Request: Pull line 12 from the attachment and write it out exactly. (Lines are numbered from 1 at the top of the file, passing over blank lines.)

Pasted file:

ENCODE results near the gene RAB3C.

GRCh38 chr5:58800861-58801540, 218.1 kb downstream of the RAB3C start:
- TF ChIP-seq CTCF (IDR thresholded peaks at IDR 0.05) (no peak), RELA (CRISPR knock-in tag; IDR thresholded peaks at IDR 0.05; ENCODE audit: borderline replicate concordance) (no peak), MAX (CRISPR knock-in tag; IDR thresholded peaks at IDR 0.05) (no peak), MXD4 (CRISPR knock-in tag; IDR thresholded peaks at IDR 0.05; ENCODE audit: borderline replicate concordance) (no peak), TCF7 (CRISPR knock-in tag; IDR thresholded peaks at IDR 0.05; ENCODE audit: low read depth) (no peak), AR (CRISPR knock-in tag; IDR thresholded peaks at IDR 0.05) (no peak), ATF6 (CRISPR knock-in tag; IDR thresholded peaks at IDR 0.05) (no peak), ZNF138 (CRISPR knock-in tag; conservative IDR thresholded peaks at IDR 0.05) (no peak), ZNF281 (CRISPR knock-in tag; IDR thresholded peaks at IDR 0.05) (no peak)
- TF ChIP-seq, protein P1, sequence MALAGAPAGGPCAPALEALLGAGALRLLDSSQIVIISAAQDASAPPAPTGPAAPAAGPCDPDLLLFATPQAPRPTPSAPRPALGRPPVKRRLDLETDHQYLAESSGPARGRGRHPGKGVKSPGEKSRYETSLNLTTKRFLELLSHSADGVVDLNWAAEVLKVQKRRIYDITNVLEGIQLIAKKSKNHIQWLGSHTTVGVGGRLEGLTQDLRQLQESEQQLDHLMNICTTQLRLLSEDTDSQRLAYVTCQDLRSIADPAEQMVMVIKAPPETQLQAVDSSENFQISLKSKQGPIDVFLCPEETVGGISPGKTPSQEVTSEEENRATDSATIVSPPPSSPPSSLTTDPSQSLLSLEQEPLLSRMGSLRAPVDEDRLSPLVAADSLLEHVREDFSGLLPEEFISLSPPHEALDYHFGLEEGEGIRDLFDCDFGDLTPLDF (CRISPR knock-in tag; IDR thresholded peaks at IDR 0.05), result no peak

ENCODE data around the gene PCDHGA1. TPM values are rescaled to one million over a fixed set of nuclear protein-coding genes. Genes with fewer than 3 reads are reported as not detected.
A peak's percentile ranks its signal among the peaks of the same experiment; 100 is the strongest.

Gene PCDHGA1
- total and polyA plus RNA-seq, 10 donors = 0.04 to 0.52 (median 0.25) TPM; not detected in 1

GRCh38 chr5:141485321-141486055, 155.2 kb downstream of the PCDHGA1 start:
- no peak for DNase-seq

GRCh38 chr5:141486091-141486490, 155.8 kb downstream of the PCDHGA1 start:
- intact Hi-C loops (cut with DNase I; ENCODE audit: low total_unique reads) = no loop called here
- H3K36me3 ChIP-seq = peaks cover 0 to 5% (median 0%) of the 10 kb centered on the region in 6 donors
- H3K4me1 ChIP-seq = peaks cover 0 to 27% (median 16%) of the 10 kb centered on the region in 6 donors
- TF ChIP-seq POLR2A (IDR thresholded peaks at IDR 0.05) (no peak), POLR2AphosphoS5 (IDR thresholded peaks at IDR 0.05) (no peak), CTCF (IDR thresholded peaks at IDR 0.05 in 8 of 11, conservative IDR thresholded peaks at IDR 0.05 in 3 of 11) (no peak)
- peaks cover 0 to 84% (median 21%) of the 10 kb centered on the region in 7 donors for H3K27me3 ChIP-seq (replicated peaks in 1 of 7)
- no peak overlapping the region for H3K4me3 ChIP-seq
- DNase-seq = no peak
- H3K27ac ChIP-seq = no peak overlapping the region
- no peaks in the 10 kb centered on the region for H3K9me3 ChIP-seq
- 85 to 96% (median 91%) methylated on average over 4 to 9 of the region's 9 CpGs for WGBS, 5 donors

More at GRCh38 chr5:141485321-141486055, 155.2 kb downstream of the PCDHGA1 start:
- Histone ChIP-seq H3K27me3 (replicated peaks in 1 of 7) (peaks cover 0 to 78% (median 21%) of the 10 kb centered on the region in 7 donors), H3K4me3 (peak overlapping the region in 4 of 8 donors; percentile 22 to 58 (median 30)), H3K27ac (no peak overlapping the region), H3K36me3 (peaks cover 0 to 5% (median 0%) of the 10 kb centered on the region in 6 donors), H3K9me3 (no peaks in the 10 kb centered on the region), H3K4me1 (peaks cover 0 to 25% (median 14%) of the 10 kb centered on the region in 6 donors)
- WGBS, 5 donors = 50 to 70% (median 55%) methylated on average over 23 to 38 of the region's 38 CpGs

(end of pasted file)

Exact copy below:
- intact Hi-C loops (cut with DNase I; ENCODE audit: low total_unique reads) = no loop called here